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Updated January 2023
Iloprost is a prostaglandin analogue or synthetic prostaglandin. Prostaglandins are hormone like substances found within the body and have many functions. One of the functions is to allow blood vessels to dilate.
Iloprost is used in conditions such as scleroderma where there may be very poor blood flow to the fingers resulting in ulcers and sometimes gangrene of the fingers. Iloprost enables the small vessels to widen and allow increased blood flow.
Iloprost works quickly to improve circulation but can take up to 6 weeks to see the full effect.
If you stop iloprost for any reason you must contact your doctor.
Iloprost is given intravenously. A small needle is inserted into a vein and the medication is infused. It is given over 6 hours for 3-5 days. Some hospitals may also give this medication over a 24 hour period as an inpatient.
Iloprost is usually given gradually and the rate of infusion can be changed if side effects occur.
For infusions the dose is based on the person’s weight, so each person's dose may be different.
The recommended dosage varies between 1.5-2ng/kg/min dependent on the patient’s tolerance.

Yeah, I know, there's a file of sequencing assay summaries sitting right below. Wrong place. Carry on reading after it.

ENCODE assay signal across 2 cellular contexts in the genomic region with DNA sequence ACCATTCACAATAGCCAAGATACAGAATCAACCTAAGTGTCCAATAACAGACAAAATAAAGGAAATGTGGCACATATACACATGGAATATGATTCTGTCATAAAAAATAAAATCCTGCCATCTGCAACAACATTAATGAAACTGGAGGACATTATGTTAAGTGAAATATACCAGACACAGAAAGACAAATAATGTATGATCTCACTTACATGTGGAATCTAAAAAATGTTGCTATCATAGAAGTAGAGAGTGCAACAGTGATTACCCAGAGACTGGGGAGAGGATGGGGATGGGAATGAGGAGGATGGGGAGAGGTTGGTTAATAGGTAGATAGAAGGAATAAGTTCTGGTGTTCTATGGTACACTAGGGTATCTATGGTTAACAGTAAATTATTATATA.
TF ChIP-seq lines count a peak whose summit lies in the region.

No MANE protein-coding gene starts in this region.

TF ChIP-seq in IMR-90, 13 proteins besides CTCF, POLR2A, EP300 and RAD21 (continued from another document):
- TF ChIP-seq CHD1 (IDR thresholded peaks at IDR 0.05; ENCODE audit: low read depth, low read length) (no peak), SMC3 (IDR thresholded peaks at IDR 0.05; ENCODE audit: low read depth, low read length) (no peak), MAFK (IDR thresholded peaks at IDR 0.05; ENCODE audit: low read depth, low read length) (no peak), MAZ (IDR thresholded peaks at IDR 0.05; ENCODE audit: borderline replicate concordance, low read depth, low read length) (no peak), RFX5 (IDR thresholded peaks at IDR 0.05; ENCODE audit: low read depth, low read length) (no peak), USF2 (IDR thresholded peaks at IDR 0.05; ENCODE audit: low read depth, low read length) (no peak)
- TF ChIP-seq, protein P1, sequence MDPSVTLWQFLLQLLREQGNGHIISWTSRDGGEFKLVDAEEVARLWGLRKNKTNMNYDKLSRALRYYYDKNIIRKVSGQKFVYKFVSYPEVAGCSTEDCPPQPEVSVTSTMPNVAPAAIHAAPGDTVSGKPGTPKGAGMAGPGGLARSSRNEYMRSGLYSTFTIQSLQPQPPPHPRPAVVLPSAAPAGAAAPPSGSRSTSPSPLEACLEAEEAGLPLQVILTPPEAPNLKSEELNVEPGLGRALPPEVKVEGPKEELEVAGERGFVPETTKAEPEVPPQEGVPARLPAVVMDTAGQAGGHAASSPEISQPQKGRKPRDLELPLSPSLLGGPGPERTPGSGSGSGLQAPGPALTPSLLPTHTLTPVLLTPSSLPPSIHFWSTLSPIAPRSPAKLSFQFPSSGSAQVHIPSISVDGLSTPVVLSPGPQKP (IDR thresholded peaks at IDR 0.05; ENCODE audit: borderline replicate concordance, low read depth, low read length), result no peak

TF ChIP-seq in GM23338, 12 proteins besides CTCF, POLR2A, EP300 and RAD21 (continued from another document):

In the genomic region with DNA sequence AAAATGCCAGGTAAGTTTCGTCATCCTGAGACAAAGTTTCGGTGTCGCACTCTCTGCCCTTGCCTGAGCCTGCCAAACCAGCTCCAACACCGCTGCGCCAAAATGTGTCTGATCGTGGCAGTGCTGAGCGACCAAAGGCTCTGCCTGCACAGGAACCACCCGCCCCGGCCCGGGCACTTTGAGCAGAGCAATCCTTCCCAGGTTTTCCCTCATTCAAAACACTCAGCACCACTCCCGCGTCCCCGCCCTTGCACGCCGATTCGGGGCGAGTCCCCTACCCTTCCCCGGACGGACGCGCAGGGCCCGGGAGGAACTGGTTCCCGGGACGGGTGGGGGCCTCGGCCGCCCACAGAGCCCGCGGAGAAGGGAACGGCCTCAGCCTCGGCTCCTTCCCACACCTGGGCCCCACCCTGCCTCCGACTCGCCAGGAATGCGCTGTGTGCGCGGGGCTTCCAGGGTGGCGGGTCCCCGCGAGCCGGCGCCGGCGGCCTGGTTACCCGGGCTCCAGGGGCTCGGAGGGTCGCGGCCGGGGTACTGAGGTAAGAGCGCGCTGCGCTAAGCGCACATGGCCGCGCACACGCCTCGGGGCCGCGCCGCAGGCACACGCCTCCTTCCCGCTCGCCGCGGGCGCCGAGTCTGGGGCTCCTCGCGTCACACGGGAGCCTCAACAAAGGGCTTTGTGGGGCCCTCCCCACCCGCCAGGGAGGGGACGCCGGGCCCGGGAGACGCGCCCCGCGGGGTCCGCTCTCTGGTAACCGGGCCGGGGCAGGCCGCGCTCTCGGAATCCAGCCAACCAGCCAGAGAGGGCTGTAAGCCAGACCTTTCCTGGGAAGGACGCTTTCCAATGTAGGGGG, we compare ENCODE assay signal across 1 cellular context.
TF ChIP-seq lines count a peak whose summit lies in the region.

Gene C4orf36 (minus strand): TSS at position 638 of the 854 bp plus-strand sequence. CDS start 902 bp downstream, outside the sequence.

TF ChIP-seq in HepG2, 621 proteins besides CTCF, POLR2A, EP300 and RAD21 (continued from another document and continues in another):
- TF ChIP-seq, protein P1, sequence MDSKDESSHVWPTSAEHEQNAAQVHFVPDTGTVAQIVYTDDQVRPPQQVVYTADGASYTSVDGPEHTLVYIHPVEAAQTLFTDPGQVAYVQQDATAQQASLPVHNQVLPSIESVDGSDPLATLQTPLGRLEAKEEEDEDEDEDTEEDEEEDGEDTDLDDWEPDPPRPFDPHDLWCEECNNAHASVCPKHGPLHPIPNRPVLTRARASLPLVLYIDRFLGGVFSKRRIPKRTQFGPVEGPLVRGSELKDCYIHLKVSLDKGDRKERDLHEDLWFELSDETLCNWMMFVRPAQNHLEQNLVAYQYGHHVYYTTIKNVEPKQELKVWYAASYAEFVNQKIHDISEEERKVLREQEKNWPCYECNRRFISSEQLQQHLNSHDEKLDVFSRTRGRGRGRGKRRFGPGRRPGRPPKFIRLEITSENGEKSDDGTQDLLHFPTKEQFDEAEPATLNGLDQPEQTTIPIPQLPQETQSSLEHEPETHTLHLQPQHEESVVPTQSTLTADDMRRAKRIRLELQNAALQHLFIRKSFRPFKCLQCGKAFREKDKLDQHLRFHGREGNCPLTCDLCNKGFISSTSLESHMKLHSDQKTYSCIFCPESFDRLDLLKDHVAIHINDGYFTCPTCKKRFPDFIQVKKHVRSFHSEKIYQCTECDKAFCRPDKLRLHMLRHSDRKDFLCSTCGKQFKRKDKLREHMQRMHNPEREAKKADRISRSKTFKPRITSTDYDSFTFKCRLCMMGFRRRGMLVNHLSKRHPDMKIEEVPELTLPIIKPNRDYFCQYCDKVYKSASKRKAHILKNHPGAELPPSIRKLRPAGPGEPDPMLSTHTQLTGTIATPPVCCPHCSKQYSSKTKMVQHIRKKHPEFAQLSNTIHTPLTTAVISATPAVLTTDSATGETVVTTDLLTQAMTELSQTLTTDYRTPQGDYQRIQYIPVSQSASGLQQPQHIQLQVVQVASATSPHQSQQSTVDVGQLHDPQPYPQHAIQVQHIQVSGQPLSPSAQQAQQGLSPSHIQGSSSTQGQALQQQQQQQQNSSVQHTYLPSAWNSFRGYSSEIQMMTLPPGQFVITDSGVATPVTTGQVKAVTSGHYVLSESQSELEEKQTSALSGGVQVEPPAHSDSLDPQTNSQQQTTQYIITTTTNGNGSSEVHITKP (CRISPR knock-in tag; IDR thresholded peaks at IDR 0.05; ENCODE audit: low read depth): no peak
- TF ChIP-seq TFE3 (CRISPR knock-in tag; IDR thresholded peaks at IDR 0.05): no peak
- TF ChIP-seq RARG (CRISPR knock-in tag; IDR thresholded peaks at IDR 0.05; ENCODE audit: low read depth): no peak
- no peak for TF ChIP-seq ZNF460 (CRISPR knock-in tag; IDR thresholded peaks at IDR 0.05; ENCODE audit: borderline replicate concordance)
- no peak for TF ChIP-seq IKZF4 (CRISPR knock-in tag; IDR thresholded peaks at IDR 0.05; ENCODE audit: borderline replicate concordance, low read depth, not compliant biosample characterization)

Always discuss what medications you are taking, including any over the counter medications with your doctor.
Iloprost may increase the blood pressure lowering effect of anti-hypertensive medications eg, calcium channel blockers and ACE inhibitors. If low blood pressure occurs this may be managed with reducing the iloprost infusion rate or temporarily with holding anti-hypertensives on the day of your infusion. It is very important to discuss this with your doctor.
Iloprost can increase the risk of bleeding by inhibiting the function of platelets. Patients taking blood thinning agents such as warfarin or other inhibitors of platelet function will need to discuss their use prior to infusion.
You might experience side effects with your treatment. Contact your doctor if you have any concerns about possible side effects.
You will be closely monitored during the infusion for side effects. The iloprost infusion can be slowed or ceased for a period of time if required. Medications to help with common side effects such as nausea and headache can be given.
Iloprost side effects cease rapidly with stopping the infusion.
Common possible side effects include:
Less common or rare possible side effects include:
Precautions with other diseases
Iloprost infusions may need to be delayed in the following circumstances but it is best to be discussed between the treating rheumatologist and the patient.
Use with other medicines
More information is available on Vaccinations in Rhematology and COVID-19 vaccination.
Use with alcohol
Use in pregnancy and when breastfeeding